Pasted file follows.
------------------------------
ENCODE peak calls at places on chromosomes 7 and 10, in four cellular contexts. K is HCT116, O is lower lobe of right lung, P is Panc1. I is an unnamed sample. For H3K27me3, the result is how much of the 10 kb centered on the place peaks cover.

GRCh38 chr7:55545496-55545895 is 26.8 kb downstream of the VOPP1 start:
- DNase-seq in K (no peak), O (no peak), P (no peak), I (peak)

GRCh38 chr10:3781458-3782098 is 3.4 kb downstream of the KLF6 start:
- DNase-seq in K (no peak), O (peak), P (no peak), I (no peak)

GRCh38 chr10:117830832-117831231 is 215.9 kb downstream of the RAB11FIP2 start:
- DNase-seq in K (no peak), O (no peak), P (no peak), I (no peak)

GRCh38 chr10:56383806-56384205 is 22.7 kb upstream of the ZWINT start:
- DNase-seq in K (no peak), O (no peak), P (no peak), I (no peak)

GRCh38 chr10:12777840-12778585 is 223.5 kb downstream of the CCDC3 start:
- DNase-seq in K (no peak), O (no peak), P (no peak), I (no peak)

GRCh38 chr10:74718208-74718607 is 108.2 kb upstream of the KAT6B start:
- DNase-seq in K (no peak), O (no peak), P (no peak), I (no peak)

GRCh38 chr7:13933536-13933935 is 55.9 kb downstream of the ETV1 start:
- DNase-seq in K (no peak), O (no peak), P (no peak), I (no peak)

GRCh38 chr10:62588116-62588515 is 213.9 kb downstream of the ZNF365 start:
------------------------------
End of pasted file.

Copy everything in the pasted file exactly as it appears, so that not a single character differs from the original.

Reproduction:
ENCODE peak calls at places on chromosomes 7 and 10, in four cellular contexts. K is HCT116, O is lower lobe of right lung, P is Panc1. I is an unnamed sample. For H3K27me3, the result is how much of the 10 kb centered on the place peaks cover.

GRCh38 chr7:55545496-55545895 is 26.8 kb downstream of the VOPP1 start:
- DNase-seq in K (no peak), O (no peak), P (no peak), I (peak)

GRCh38 chr10:3781458-3782098 is 3.4 kb downstream of the KLF6 start:
- DNase-seq in K (no peak), O (peak), P (no peak), I (no peak)

GRCh38 chr10:117830832-117831231 is 215.9 kb downstream of the RAB11FIP2 start:
- DNase-seq in K (no peak), O (no peak), P (no peak), I (no peak)

GRCh38 chr10:56383806-56384205 is 22.7 kb upstream of the ZWINT start:
- DNase-seq in K (no peak), O (no peak), P (no peak), I (no peak)

GRCh38 chr10:12777840-12778585 is 223.5 kb downstream of the CCDC3 start:
- DNase-seq in K (no peak), O (no peak), P (no peak), I (no peak)

GRCh38 chr10:74718208-74718607 is 108.2 kb upstream of the KAT6B start:
- DNase-seq in K (no peak), O (no peak), P (no peak), I (no peak)

GRCh38 chr7:13933536-13933935 is 55.9 kb downstream of the ETV1 start:
- DNase-seq in K (no peak), O (no peak), P (no peak), I (no peak)

GRCh38 chr10:62588116-62588515 is 213.9 kb downstream of the ZNF365 start: